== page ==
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History of Apple and Microsoft: 4 decades of peaks and valleys

Matt Kapko | Oct. 8, 2015
The decades-long relationship between Apple and Microsoft is packed with ups and downs, but it also shaped the evolution of personal computing. The companies have again cozied up to one another, and this time they have a new endgame: enterprise.

Jobs didn't pry significant market share away from Microsoft during his time with NeXT, but he did continue to regularly lob insults at Microsoft. "The only problem with Microsoft is they just have no taste," Jobs said in the 1996 "Triumph of the Nerds" TV documentary. "They have absolutely no taste. And I don't mean that in a small way, I mean that in a big way, in the sense that they don't think of original ideas, and they don't bring much culture into their products," 

Jobs also said Microsoft's applications for Mac were "terrible" and called the company's products "third rate." He eventually spoke to The New York Times about the documentary and his decision to call Gates and apologize for his comments, but his statement felt disingenuous. "I told him I believed every word of what I'd said but that I never should have said it in public," Jobs told the newspaper. 

An awkward period of harmony

When Apple acquired NeXT in 1997 and brought Steve Jobs back into the fold, the company was in disarray amid growing uncertainty about the future of Microsoft Office for Mac. During his keynote address at the Macworld Expo that year, Jobs extolled the virtues of partnering with industry leaders and spoke of the need to improve Apple's partner relations.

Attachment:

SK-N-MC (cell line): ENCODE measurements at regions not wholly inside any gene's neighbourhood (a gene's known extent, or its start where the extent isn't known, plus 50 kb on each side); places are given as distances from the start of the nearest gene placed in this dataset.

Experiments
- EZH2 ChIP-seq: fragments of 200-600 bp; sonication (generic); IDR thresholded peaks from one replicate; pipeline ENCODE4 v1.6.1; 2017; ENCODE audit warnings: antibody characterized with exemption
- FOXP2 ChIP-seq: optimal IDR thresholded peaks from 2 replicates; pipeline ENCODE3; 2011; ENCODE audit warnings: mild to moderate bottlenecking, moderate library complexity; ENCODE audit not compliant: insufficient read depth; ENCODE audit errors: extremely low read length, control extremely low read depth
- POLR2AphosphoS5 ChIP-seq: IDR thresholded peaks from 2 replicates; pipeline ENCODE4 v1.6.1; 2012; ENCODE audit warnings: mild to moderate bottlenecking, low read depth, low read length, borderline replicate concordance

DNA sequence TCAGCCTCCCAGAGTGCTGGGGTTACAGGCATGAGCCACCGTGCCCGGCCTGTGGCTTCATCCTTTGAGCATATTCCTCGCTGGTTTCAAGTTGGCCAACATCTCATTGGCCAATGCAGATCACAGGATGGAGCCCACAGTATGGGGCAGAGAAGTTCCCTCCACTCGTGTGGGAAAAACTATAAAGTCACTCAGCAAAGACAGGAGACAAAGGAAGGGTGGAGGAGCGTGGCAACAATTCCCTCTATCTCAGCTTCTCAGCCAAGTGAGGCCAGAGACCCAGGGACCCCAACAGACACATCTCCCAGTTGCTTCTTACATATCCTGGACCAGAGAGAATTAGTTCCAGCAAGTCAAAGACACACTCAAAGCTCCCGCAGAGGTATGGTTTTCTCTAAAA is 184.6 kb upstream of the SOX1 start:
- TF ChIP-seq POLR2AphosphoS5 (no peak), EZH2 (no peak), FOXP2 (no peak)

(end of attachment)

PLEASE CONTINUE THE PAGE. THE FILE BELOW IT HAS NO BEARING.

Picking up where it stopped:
Jobs suggested Apple needed help from others and that destructive relationships weren't helping any tech companies. Then he announced a new pact between Apple and Microsoft, which was received with a chorus of boos from the audience.

The previously unimaginable deal had many components, including a perpetual cross license for all existing patents and patents issued during the next five years; IE became the default browser on Mac; Microsoft said it would release Office for Mac for the next five years; and Gates's company invested $150 million in Apple.

"Microsoft is going to be part of the game with us as we restore this company back to health," Jobs said before asking Gates to address the crowd via satellite. The "kumbaya moment" continued when Gates told attendees that some of the most exciting work of his career was done with Jobs on the Mac.

"We think Apple makes a huge contribution to the computer industry," Gates said. "We think it's going to be a lot of fun helping out."

When Gates finished and the attendees' collective blood pressure dropped, Jobs tried to frame the deal in a way Mac users and Apple fans could appreciate. "We need all the help we can get. If we screw up and we don't do a good job, it's not somebody else's fault, it's our fault," Jobs said. "I think if we want Microsoft Office on the Mac we better treat the company that puts it out with a little bit of gratitude. We like their software. The era of setting this up as a competition between Apple and Microsoft is over as far as I'm concerned."

 

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